Buffalo Gospel-We Can Be Horses


A couple years ago I was trying to set up an interview with John Darnielle when he came through town with The Mountain Goats. I exchanged a few emails with a guy from Shorefire who eventually told me that there wouldn’t be enough time for me to get in there. As expected, I suppose. During these emails he did send me a record to check out by another artist, and even though I didn’t get that interview, I did discover a new artist to pay attention to. Heidi Spencer And The Rare Birds’ Under Streetlight Glow ended up landing a song in my Best Tracks Of 2011 list, and I’ve been waiting on a follow-up. It still hasn’t been made, but in the meantime Spencer has been working with Buffalo Gospel on their new album and it is equally brilliant.

We Can Be Horses kicks off with “Song Of The Ox,” an upbeat toe-tapper featuring great guitar work, gorgeous harmonies, and whip-smart wit. As the lead song, it isn’t completely representative of the album-the following five songs are all much slower campfire ballads. But that’s okay. It’s a fun way to kick off the album and introduce the listener to how capable these musicians are.

“Mule” might be my favorite song on the whole record. It’s a bit sad, but has an uplifting message, “You never know that a little love is all you need til a little love is all you got.” Lead vocalist Ryan Necci has a voice as vulnerable and hurt as any I’ve heard, and he delivers each of these songs in a woeful manner. He always seems to be searching for something that’s just out of sight.

Spencer makes her first noticeable appearance on “Hoarse As A Crow.” It’s a real pretty love song that’s made all the stronger by having her voice coupled with Necci’s. It could almost work as an a capella tune because they harmonize so well. The problem is if they did that, they wouldn’t need the beautiful strings that come on subtly and then rise to the forefront at the end. That would be a travesty, so I’m glad they kept it the way it is.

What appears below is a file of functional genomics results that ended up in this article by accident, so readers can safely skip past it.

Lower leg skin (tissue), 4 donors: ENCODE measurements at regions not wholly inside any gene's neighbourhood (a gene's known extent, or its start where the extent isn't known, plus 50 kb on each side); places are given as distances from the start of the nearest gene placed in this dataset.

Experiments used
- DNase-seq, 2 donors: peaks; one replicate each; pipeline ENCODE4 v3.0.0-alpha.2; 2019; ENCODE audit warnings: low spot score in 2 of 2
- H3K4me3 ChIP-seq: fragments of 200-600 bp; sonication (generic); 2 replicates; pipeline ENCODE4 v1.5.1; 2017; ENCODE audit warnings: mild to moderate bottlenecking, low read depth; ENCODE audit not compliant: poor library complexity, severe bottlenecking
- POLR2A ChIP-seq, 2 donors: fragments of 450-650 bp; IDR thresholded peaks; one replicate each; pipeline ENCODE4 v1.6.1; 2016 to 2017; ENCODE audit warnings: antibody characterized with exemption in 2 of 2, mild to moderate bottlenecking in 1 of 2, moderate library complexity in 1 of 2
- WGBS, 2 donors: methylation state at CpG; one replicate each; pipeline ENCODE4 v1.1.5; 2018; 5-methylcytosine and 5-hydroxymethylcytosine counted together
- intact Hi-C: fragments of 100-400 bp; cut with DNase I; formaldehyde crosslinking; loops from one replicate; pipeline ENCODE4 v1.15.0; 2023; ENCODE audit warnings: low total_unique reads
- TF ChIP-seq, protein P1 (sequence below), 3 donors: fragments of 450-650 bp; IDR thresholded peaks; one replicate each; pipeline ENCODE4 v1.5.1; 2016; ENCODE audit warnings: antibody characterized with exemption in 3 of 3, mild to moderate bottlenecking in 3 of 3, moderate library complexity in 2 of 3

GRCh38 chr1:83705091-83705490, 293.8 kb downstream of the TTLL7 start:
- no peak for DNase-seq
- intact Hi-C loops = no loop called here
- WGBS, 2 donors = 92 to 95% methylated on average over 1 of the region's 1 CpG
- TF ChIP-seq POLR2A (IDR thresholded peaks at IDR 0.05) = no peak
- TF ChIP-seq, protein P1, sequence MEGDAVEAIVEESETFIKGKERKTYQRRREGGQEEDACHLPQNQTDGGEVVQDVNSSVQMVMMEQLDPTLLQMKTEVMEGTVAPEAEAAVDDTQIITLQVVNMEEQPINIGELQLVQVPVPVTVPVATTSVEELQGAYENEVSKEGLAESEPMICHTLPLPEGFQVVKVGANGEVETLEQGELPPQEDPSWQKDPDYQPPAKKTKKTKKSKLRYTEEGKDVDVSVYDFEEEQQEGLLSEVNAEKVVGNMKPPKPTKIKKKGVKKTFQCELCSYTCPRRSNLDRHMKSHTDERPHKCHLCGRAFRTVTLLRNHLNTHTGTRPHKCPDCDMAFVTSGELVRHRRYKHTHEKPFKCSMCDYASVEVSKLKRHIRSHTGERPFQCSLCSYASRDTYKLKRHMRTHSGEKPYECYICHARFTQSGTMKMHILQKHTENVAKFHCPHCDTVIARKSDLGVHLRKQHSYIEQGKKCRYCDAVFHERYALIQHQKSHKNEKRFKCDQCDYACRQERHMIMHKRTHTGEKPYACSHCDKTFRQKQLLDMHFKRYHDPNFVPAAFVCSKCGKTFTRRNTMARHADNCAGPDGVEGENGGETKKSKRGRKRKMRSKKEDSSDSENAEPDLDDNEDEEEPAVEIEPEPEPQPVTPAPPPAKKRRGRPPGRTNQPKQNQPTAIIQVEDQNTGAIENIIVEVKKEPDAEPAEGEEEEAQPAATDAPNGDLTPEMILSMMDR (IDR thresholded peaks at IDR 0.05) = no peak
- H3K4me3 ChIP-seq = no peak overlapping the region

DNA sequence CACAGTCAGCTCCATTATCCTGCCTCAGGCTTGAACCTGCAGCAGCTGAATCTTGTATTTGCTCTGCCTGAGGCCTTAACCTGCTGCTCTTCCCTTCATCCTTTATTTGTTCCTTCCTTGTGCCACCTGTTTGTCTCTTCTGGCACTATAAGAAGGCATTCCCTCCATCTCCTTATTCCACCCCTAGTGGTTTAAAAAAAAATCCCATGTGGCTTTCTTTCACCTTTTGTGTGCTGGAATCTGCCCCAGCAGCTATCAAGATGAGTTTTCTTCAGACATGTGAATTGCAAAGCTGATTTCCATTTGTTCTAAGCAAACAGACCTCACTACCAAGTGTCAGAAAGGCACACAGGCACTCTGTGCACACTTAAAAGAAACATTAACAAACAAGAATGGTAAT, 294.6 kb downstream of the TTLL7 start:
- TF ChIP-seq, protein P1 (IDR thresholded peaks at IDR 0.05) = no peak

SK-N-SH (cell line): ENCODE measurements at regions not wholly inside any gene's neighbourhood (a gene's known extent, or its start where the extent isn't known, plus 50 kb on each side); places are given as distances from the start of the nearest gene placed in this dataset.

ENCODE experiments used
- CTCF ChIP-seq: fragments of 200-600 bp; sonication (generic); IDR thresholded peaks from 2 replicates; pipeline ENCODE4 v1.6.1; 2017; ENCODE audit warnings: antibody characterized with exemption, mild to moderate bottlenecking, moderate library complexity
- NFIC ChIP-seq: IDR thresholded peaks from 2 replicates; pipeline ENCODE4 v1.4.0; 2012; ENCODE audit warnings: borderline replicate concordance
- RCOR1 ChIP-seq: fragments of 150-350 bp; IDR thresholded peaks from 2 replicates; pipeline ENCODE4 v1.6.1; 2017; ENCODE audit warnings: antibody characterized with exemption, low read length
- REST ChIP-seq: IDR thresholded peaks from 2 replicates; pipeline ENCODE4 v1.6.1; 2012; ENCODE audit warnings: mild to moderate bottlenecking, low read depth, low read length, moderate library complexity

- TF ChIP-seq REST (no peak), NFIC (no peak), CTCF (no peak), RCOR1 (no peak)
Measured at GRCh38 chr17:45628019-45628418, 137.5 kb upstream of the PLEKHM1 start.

The album continues with the quiet numbers until we get to “The Eastern,” which kicks off with Necci making a loud declaration followed by a wicked riff. It’s nice to get some loud guitar and drums, just to balance out the rest of the album. This song feels like Necci making his final stand, and reminds me a bit of a bluesier version of “Bad Company” for some reason. The slide guitar part, I think played by Allen Cote but maybe not, really is the icing on the cake here.

I really love the lyrics in “The Hill Outside My Home.” It’s not as soft as some of the other songs toward the top of the album. The vocals are pushed way out front on this one, and I’m so glad they are. It almost feels like a traditional song from the civil war era the way it’s written. “God give but he pretty damn good at the take/Took my ma and my pa and got his hand on my neck/Three boys buried way down low/In that hill outside my home.”

I’d never heard of Buffalo Gospel before I saw Spencer was involved. They’ve been making music in Milwaukee for at least four years now, and I hope we get to hear a lot more from them. For you country music haters out there, just give this album a chance-I know you’ll find something you can relate to. And you don’t have to commit right away. The album is streaming on Spotify, or you can listen and purchase on Bandcamp! Just check it out and I know you’ll want to own it.

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